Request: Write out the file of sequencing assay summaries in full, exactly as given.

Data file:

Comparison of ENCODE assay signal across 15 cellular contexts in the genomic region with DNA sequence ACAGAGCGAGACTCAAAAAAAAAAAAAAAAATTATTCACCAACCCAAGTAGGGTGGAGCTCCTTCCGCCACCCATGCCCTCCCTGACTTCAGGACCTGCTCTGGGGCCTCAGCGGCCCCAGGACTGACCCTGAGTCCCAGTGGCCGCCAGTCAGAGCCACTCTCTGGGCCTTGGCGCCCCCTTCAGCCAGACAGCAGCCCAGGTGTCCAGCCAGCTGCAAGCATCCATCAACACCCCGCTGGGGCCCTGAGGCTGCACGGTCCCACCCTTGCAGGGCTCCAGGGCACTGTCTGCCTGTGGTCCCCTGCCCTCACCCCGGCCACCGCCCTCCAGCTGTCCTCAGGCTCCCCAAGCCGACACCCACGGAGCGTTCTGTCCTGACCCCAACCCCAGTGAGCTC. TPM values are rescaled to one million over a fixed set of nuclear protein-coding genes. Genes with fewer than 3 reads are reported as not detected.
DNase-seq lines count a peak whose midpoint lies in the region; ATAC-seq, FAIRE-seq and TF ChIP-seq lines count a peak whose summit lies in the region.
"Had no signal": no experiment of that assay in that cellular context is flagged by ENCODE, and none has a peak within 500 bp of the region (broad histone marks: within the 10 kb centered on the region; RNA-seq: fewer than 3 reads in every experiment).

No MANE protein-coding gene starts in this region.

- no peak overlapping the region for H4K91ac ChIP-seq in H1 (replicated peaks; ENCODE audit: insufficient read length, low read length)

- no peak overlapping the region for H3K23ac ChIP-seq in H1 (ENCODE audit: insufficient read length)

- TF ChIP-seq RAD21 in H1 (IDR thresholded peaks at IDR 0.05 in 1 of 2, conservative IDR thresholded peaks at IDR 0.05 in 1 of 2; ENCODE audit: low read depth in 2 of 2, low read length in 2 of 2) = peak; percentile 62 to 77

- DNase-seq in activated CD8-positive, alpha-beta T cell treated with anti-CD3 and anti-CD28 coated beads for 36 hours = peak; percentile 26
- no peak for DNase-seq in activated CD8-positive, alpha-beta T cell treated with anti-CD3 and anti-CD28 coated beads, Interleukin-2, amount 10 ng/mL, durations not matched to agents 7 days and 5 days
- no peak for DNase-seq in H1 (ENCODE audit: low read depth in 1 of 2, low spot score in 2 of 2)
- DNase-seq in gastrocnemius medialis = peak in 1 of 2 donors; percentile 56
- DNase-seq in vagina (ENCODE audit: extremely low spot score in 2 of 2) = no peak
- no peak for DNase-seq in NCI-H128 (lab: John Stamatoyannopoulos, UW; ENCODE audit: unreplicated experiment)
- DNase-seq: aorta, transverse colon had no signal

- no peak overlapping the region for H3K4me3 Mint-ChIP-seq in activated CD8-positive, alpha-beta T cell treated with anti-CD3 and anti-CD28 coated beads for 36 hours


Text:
Comparison of ENCODE assay signal across 15 cellular contexts in the genomic region with DNA sequence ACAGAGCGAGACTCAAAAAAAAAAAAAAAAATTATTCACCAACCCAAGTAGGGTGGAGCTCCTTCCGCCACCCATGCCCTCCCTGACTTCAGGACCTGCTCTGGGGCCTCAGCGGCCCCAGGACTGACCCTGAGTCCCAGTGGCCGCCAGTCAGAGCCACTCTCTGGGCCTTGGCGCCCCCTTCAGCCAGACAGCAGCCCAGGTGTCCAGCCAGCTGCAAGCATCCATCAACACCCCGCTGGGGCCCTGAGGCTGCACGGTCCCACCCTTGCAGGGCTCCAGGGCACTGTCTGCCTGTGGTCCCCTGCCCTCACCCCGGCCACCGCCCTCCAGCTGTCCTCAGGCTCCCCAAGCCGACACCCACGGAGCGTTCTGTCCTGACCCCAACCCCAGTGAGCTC. TPM values are rescaled to one million over a fixed set of nuclear protein-coding genes. Genes with fewer than 3 reads are reported as not detected.
DNase-seq lines count a peak whose midpoint lies in the region; ATAC-seq, FAIRE-seq and TF ChIP-seq lines count a peak whose summit lies in the region.
"Had no signal": no experiment of that assay in that cellular context is flagged by ENCODE, and none has a peak within 500 bp of the region (broad histone marks: within the 10 kb centered on the region; RNA-seq: fewer than 3 reads in every experiment).

No MANE protein-coding gene starts in this region.

- no peak overlapping the region for H4K91ac ChIP-seq in H1 (replicated peaks; ENCODE audit: insufficient read length, low read length)

- no peak overlapping the region for H3K23ac ChIP-seq in H1 (ENCODE audit: insufficient read length)

- TF ChIP-seq RAD21 in H1 (IDR thresholded peaks at IDR 0.05 in 1 of 2, conservative IDR thresholded peaks at IDR 0.05 in 1 of 2; ENCODE audit: low read depth in 2 of 2, low read length in 2 of 2) = peak; percentile 62 to 77

- DNase-seq in activated CD8-positive, alpha-beta T cell treated with anti-CD3 and anti-CD28 coated beads for 36 hours = peak; percentile 26
- no peak for DNase-seq in activated CD8-positive, alpha-beta T cell treated with anti-CD3 and anti-CD28 coated beads, Interleukin-2, amount 10 ng/mL, durations not matched to agents 7 days and 5 days
- no peak for DNase-seq in H1 (ENCODE audit: low read depth in 1 of 2, low spot score in 2 of 2)
- DNase-seq in gastrocnemius medialis = peak in 1 of 2 donors; percentile 56
- DNase-seq in vagina (ENCODE audit: extremely low spot score in 2 of 2) = no peak
- no peak for DNase-seq in NCI-H128 (lab: John Stamatoyannopoulos, UW; ENCODE audit: unreplicated experiment)
- DNase-seq: aorta, transverse colon had no signal

- no peak overlapping the region for H3K4me3 Mint-ChIP-seq in activated CD8-positive, alpha-beta T cell treated with anti-CD3 and anti-CD28 coated beads for 36 hours